WASHINGTON - The Maryland Transportation Authority yesterday postponed its sale of $425 million of grant anticipation revenue vehicles in what could be the first of several stalled transactions following the federal government's announcement that the federal highway trust fund is nearly depleted.
The U.S. Department of Transportation announced Friday that if $8 billion of general funds are not transferred to the trust fund, it will run out of money by the end of the month, which is the end of fiscal 2008, and it will also run $3.1 billion short next year. The fund had been authorized to pay states $35.3 billion this fiscal year.
The dwindling trust fund and the resulting decision by U.S. DOT officials to ration payments to the states from the fund for highway construction projects could also affect states with outstanding grant revenue anticipation vehicle bonds.
"I think it's going to certainly be a problem ... for anyone who's got bonds outstanding," said Jack Basso, director of management and business development at the American Association of Highway and Transportation Officials. The prospect of long-term strain on federal highway funding to states will affect "probably anybody who's considering issuing Garvee bonds or the equivalent," he said.
"In the case of Maryland, which has a significant number of bonds outstanding, they certainly will make good on them. They're not going to default on them," Basso said.He added, however, that if the state is forced to shoulder the cost of transportation projects that were expected to get federal funding, it would have less money for other projects.
Basso said that Arkansas bond issues could be affected, to a degree, as well "because they're faced with a large amount of [outstanding] Garvees."
Garvees typically are issued by state governments to finance the construction of transportation projects and are repaid with money from the federal highway trust fund. If that money is delayed or withheld, it could impact the states' ability to pay debt service on their bonds.
MdTA's had planned to sell the $425 million of Garvees to finance the ongoing construction of the state's Intercounty Connector, a $2.4 billion, 18.8-mile toll-road project intended to provide an east-west traffic link between I-270 in Montgomery County and I-95 in Prince George's County.
The Garvees had been given a AAA rating from Standard & Poor's in part because they were to be secured by an irrevocable pledge of state tax revenues from Maryland's transportation trust fund in addition to the federal highway trust funds. If the federal funds do not come through, the state would be obligated to provide the money from its trust fund.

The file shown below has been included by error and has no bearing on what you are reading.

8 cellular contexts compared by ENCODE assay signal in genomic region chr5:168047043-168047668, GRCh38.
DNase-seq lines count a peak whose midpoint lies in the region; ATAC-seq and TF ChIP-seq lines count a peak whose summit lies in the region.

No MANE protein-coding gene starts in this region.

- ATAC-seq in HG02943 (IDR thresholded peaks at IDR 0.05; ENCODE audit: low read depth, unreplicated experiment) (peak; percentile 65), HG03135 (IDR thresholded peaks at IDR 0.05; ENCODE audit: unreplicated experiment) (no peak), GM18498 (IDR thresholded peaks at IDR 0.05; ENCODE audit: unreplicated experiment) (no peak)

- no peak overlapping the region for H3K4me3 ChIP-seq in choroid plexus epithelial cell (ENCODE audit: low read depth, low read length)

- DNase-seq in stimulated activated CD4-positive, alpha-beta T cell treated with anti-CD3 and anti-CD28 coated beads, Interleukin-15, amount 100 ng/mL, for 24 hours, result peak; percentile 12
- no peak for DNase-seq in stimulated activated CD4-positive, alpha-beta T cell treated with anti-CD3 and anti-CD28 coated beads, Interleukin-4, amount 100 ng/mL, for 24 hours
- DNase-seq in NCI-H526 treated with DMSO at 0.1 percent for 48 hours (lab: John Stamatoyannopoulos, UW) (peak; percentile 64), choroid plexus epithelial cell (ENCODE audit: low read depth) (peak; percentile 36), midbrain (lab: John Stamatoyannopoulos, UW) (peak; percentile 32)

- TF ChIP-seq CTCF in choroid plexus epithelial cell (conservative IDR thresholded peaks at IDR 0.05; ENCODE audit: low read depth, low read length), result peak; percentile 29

Maryland officials and transaction participants could not be reached for comment on the status of the transaction.
The California Department of Transportation has a $143 million Garvee deal on its bond calendar for Oct. 1, but officials have been unwilling to comment on the deal.
States also are delaying or halting highway projects. The Arkansas State Highway and Transportation Department cut a $24 million interstate construction project from its requests for bids on Tuesday because of the recent news about the highway trust fund, said spokesman David Nilles.
Arizona put six federally-funded highway projects, costing a total of $185.5 million, on hold this week. The state is considering delaying more projects including some in the Phoenix metro area.
On Tuesday, Oklahoma deferred 32 contracts totaling just over $73 million that would have paid for construction of highways, interstates and county roads.
Meanwhile, the National Conference of State Legislatures this week joined the chorus of state officials asking Congress to act fast on a pending trust fund rescue bill, which passed with a clear majority in the House of Representatives but was blocked from consideration in the Senate Monday evening by two Republicans.
In the longer term, the NCSL is pushing for a temporary gas tax hike to stabilize the trust fund's balance. The fund relies on gas tax revenues for its income.
The National Governor's Association issued a statement urging Congress to fill the gap.
"The solvency of the highway trust fund is necessary to preserve highway investment and provide the predictable, long-term federal funding on which highway projects and state transportation budgets depend," the statement said. "This funding enables states to continue to finance highway projects that improve safety, ensure rural and urban mobility and access, increase the mobility of people and goods, and promote a sound economy through well-paying construction jobs."